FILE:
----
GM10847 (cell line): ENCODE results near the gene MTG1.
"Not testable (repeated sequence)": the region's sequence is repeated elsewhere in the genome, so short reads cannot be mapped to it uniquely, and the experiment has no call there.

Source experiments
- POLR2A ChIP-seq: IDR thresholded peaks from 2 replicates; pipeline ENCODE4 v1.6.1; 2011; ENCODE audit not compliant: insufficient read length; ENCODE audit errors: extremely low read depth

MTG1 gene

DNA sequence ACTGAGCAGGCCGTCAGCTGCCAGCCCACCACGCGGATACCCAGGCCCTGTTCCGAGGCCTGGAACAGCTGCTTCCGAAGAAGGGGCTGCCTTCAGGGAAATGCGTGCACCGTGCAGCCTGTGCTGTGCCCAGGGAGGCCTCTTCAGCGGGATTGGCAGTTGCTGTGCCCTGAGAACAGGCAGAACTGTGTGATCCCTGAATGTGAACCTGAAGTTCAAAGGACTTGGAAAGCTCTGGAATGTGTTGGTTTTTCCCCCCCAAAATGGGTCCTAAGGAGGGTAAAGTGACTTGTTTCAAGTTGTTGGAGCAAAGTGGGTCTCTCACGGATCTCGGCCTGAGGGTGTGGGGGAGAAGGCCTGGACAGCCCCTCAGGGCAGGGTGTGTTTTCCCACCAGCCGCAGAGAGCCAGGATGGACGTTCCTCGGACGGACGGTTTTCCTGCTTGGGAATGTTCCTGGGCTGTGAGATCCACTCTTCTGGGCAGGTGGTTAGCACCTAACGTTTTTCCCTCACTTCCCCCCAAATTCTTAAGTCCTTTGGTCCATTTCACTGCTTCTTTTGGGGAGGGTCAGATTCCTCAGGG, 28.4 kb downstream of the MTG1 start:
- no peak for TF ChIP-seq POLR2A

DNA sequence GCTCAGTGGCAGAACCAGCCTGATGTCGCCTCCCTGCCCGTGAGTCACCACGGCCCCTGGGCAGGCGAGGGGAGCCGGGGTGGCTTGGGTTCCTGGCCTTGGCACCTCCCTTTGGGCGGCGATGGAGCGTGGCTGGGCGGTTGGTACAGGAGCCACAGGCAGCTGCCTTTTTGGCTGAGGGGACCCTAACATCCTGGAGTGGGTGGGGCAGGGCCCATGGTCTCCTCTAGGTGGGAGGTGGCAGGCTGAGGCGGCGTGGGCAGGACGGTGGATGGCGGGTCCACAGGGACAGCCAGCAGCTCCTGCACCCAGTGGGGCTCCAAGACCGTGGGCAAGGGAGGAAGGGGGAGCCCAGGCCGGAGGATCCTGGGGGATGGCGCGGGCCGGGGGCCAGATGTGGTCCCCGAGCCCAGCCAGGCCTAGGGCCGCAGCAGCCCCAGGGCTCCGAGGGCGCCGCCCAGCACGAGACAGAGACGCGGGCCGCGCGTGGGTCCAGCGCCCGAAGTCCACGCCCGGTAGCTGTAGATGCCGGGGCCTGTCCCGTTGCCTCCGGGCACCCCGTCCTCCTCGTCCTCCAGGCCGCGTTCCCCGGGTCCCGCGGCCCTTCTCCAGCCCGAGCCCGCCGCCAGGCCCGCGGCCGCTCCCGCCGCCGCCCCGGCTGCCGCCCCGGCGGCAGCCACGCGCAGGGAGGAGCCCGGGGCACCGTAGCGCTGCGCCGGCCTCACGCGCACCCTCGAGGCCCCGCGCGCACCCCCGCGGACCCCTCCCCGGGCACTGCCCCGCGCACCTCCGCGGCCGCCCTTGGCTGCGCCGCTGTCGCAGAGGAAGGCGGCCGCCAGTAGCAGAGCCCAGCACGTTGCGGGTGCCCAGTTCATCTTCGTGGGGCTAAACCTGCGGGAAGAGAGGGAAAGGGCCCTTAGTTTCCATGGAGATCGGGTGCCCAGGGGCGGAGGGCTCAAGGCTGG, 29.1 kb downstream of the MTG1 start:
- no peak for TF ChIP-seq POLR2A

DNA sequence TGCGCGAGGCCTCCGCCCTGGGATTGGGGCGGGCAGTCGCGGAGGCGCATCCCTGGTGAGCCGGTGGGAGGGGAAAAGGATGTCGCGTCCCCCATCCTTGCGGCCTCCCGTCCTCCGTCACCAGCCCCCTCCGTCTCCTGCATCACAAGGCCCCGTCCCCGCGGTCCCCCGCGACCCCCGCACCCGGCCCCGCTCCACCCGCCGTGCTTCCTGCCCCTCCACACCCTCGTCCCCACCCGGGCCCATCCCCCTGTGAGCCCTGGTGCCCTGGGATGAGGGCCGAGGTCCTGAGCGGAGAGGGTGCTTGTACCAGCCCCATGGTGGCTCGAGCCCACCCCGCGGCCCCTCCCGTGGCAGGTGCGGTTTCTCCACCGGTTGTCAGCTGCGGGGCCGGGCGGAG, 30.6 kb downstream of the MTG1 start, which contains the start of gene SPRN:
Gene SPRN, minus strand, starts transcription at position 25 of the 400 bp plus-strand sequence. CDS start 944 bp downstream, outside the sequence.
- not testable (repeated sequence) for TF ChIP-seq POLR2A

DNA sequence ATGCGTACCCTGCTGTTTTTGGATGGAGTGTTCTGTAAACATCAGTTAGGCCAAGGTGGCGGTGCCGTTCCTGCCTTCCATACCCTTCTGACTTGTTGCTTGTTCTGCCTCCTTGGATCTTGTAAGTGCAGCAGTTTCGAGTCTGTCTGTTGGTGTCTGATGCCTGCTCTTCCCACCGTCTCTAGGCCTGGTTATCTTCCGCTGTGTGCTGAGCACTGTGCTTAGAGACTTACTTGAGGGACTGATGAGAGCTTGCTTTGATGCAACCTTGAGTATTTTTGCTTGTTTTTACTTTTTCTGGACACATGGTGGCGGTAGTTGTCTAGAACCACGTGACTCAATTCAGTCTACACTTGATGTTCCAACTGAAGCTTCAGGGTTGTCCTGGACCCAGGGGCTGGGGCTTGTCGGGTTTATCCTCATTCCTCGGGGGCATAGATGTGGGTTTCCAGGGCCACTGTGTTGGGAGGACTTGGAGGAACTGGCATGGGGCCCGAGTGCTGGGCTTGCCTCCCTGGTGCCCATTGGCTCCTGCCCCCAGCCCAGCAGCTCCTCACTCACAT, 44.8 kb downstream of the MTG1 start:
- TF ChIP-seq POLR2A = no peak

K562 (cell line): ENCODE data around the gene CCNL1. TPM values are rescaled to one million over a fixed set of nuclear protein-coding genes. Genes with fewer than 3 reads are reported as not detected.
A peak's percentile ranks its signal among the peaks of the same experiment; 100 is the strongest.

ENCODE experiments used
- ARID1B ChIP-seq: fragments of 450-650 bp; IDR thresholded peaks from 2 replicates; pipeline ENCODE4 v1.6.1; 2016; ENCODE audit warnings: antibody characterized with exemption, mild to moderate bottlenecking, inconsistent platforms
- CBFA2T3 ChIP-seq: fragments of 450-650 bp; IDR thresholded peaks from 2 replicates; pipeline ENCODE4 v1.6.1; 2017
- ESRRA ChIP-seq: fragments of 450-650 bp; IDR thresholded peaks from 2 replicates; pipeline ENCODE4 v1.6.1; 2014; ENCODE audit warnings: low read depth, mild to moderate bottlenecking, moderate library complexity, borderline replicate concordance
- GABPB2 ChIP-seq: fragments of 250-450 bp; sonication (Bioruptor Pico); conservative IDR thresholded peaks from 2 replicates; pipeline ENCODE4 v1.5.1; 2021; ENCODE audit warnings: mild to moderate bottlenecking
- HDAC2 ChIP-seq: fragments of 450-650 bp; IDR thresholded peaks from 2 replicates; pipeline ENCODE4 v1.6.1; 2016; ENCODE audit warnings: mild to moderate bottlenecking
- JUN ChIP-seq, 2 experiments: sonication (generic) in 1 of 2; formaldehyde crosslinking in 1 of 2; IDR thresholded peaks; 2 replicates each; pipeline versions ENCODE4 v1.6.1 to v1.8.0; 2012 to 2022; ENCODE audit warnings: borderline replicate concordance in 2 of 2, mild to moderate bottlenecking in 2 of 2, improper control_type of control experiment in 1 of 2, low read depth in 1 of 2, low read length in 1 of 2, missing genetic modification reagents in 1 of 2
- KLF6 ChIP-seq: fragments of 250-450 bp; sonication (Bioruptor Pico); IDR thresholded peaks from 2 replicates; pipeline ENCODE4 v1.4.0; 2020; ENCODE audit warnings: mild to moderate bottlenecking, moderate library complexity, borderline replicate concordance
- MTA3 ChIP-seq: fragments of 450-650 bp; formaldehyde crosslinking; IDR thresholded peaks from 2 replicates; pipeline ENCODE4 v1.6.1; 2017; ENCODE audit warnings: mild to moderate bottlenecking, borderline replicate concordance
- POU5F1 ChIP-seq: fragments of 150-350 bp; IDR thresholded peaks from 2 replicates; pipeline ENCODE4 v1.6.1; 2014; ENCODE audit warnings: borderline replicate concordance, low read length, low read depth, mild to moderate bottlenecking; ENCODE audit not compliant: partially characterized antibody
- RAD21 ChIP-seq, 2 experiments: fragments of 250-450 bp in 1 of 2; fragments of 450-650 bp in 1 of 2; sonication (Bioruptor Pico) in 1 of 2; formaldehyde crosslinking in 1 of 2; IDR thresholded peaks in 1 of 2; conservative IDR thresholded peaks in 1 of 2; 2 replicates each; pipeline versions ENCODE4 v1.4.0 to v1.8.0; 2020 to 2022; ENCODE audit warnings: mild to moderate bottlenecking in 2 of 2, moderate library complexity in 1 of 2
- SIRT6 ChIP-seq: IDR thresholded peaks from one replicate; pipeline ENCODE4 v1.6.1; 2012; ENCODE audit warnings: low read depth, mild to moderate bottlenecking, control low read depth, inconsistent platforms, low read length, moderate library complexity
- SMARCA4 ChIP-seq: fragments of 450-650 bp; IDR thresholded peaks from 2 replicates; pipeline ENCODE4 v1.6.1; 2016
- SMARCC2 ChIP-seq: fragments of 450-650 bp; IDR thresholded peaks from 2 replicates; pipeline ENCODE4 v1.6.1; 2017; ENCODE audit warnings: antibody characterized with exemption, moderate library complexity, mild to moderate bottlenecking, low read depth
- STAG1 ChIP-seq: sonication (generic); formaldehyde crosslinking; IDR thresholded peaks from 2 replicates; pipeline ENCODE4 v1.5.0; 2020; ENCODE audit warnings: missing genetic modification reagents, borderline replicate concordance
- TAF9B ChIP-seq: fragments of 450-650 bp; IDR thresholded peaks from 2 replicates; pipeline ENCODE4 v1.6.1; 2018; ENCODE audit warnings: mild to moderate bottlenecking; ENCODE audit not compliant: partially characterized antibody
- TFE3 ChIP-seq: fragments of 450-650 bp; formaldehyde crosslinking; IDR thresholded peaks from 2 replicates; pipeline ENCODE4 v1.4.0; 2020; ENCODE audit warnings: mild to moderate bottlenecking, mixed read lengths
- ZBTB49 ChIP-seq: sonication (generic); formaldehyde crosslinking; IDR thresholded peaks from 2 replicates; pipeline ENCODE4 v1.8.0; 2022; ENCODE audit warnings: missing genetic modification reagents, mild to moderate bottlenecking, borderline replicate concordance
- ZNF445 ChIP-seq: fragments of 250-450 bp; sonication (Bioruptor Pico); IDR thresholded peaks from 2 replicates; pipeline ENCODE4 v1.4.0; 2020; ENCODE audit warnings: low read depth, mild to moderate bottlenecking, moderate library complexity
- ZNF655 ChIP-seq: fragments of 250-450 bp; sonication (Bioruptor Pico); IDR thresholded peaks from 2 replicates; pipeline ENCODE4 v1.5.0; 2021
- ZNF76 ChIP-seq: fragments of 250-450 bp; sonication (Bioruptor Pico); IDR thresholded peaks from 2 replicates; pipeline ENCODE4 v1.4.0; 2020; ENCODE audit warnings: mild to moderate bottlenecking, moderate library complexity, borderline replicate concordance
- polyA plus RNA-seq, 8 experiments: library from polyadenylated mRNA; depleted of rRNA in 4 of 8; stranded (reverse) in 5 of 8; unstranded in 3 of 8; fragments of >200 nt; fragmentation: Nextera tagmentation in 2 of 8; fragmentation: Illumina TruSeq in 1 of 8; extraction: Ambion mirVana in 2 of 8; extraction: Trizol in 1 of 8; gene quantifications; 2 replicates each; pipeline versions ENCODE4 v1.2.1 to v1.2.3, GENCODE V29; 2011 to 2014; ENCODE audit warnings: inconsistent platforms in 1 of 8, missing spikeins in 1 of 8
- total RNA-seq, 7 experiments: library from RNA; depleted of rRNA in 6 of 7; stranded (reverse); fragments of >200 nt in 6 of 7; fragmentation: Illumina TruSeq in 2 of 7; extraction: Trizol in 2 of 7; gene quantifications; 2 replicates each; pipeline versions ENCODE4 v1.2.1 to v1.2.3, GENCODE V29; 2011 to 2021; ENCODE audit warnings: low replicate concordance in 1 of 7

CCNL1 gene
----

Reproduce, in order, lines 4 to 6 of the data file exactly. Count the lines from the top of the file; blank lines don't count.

- POLR2A ChIP-seq: IDR thresholded peaks from 2 replicates; pipeline ENCODE4 v1.6.1; 2011; ENCODE audit not compliant: insufficient read length; ENCODE audit errors: extremely low read depth

MTG1 gene

DNA sequence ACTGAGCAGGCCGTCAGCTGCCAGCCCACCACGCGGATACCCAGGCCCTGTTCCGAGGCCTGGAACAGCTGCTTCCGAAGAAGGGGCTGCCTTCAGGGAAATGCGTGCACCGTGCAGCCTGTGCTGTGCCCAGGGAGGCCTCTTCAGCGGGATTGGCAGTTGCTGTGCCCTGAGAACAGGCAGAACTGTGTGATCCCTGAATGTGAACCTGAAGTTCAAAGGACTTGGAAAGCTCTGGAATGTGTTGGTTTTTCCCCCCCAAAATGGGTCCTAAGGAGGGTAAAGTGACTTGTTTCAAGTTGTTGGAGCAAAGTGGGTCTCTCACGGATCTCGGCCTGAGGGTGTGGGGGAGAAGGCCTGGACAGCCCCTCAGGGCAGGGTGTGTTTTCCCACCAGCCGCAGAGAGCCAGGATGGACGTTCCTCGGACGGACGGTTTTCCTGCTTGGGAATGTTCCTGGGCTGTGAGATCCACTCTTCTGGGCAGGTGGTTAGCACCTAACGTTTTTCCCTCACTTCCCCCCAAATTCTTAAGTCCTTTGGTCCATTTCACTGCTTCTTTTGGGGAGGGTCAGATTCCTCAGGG, 28.4 kb downstream of the MTG1 start: